Property Barometer – Cape Town House Price Indices

FNB’s first quarter 2018 City of Cape Town Sub-Regional House Price Indices showed  the majority of sub-regions to be experiencing slowing year-on-year house price growth, with the most expensive regions’ house price growth slowing more noticeably.

But the search for relative home affordability in a now very expensive city (by South African standards) and it may be the driver of some house price growth accelerations in some of the most affordable regions of the Metro.

Overall, though, the deeds data-driven City of Cape Town House Price Index continued to show a gradually slowing price growth rate, albeit still strong.

The overall city picture

Using deeds office data, FNB compiles a set of house price indices for key sub-regions within the City of Cape Town Metro using a repeat sales methodology.

They have then rolled up this set of sub-regions into an overall City of Cape Town Metro House Price Index. In the first quarter of 2018, the City of Cape Town’s estimated average house price growth rate remained strong at 10% year-on-year.

However, this year-on-year price growth rate represents the seventh consecutive quarter of slowing from a ten-year revised high of 15.6% recorded in the second quarter of 2016.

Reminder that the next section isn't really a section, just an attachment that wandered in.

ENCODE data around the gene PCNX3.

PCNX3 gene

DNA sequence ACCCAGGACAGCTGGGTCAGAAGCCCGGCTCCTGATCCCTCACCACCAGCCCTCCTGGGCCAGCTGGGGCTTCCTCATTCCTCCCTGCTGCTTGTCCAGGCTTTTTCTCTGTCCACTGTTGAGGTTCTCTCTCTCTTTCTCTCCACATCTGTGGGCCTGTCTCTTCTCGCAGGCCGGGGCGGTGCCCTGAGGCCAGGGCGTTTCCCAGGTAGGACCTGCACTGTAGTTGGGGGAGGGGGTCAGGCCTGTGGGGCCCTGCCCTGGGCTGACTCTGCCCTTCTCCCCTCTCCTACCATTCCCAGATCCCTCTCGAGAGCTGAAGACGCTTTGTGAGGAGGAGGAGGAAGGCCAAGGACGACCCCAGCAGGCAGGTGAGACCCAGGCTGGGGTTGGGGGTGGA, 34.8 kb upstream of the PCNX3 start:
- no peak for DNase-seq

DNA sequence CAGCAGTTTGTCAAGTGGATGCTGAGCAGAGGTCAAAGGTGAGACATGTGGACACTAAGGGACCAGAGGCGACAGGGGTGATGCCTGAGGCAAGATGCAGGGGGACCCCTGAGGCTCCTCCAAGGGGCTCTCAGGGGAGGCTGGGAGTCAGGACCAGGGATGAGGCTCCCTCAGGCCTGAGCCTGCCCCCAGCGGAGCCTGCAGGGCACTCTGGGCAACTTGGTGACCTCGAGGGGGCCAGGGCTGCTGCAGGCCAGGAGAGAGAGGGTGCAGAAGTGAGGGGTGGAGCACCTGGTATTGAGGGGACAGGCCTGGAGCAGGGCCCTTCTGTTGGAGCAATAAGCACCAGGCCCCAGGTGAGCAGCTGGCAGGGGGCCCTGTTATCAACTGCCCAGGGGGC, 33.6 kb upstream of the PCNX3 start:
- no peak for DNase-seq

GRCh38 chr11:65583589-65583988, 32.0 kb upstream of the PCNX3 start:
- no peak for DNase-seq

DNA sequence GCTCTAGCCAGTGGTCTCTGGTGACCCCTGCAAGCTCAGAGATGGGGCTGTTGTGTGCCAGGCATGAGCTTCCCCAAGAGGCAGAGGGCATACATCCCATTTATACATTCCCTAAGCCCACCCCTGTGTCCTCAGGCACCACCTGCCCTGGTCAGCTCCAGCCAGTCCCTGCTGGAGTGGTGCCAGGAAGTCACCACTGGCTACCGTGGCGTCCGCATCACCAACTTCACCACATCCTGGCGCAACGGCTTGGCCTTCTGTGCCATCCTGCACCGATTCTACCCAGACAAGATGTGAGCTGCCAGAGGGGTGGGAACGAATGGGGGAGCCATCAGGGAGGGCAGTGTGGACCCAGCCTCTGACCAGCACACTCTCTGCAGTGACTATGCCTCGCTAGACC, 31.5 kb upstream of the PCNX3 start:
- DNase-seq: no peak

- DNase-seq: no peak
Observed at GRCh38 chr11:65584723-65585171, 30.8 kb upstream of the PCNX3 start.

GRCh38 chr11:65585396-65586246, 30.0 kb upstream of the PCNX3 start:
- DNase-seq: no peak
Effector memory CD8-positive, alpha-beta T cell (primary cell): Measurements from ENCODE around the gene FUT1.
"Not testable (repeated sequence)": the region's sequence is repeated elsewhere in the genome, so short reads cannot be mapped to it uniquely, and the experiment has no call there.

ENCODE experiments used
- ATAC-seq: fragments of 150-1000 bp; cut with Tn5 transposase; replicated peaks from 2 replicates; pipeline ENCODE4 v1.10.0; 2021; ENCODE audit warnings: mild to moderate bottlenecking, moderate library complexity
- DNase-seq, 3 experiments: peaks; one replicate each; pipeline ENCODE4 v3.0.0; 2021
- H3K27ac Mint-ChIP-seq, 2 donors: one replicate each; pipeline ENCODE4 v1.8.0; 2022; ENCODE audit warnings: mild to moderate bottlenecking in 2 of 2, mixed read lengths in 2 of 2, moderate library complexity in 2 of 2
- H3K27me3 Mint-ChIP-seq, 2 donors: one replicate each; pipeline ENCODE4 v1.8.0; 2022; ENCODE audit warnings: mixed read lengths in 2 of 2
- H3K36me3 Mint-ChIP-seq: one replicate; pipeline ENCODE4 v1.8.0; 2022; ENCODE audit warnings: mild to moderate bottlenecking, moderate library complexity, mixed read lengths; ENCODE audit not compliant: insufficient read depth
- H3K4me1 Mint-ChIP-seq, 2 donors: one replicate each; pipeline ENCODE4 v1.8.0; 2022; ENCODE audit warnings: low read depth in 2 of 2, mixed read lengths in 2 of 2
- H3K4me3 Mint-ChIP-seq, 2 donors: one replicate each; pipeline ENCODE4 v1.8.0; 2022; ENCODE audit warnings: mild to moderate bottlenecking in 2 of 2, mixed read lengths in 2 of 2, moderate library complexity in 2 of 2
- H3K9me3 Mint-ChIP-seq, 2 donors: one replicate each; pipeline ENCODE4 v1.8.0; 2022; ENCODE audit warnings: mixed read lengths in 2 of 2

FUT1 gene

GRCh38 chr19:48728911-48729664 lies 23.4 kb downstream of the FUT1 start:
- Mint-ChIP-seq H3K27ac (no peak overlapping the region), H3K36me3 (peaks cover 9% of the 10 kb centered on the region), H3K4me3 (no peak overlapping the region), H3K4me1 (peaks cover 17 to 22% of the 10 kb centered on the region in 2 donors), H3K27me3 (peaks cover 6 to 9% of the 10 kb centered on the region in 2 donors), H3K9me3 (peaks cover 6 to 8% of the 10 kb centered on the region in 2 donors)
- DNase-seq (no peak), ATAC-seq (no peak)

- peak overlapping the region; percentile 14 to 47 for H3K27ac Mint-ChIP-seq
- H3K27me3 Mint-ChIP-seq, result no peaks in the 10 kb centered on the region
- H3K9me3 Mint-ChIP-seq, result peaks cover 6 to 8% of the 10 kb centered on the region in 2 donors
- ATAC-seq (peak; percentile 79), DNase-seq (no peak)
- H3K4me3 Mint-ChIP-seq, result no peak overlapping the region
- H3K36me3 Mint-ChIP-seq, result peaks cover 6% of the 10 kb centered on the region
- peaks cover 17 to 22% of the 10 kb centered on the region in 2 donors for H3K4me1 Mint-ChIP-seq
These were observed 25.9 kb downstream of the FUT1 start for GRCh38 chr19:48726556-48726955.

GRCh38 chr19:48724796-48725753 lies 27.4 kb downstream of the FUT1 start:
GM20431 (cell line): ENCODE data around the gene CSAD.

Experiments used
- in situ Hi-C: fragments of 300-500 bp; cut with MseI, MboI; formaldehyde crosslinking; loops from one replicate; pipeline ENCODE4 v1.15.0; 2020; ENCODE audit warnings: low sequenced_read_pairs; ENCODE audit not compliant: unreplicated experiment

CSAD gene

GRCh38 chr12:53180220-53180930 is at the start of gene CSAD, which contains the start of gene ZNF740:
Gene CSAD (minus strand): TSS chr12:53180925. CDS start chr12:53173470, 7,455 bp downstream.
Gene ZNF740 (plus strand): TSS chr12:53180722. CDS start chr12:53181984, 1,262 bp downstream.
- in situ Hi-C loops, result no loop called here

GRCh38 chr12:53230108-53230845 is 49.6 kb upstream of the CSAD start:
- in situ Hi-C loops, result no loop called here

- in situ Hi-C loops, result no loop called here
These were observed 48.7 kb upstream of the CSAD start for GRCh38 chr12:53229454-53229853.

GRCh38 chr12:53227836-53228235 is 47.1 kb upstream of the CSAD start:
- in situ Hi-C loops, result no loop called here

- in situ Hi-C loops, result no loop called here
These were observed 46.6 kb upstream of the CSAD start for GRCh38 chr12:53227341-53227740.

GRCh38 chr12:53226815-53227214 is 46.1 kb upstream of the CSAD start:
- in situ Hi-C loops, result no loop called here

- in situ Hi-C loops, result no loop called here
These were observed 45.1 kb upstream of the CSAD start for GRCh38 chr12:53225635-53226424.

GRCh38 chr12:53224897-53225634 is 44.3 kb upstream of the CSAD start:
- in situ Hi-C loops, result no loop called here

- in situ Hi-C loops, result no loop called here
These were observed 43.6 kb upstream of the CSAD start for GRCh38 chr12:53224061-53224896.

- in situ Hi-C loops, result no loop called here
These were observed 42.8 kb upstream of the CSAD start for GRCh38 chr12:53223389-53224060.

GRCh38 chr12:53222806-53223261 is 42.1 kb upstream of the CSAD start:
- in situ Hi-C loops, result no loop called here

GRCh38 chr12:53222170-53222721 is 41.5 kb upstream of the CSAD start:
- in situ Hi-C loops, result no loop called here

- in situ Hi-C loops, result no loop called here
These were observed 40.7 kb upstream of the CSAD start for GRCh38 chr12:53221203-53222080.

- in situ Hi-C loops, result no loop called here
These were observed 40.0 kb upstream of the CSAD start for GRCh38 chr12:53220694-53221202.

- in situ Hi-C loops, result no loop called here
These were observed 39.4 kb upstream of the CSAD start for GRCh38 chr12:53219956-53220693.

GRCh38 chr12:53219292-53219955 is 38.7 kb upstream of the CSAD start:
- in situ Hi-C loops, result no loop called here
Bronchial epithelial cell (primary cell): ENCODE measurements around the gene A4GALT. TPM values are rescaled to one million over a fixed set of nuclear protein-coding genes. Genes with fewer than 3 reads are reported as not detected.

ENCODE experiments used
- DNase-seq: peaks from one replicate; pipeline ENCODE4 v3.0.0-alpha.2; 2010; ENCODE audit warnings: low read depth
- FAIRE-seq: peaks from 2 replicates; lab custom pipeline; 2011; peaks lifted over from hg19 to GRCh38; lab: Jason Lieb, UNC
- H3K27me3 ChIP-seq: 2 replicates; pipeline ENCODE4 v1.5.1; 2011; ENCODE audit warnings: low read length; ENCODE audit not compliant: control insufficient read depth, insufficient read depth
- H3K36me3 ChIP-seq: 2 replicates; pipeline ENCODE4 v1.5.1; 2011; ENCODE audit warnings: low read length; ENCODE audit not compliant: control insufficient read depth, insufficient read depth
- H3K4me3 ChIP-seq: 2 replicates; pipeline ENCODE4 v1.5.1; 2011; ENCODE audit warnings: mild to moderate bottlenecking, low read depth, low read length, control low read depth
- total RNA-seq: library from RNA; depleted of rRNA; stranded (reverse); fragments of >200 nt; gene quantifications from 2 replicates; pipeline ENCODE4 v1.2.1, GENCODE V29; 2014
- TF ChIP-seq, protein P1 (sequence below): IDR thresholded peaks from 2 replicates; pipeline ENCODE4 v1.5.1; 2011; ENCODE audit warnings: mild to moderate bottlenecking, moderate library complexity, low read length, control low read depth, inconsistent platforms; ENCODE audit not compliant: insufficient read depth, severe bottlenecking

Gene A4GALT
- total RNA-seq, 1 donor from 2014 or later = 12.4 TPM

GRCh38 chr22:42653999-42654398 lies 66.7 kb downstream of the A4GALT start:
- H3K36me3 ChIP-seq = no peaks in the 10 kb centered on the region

First quarter 2018 key Cape Town sub-regional house price growth rates 

The majority of the FNB City of Cape Town Sub-Regional House Price Indices still show relatively strong growth. However, eight of the twelve defined sub-regions saw their year-on-year growth having slowed in the first quarter of 2018, the slowest growth rate now being recorded in the City’s most expensive region, the Atlantic Seaboard.

However, in the more affordable regions the slowing trend is less apparent than the higher priced end, with certain of these sub-regions even showing recent price growth accelerations. This, FNB believes, continues to be the result of the relative in-affordability in higher end sub-regions after recent years of strong price growth, encouraging a search for relative affordability lower down the price ladder in the more affordable sub-regions.

In and around the Cape Peninsula, the City’s most expensive markets continued to show the clearest signs of slowing price growth in the first quarter

In the first quarter of 2018, FNB saw further slowing in house price growth in the City Bowl and the other major three sub-regions closest to the City Bowl, i.e. in and around the Cape Peninsula.

These sub-regions near to the city and the mountain have shown some of the strongest house price inflation of all of the Cape Town sub-regions over the past five years, and this prior deterioration in home affordability appears to have led to slowing demand, and thus price growth, in recent quarters.

The most expensive sub-region in the City of Cape Town Metro, i.e. the Atlantic Seaboard, has seen its average house price growth slow the most sharply off the highest base, from a revised multi-year high of 27.5% year-on-year in the final quarter of 2016 to 2.3% by the first quarter of 2018.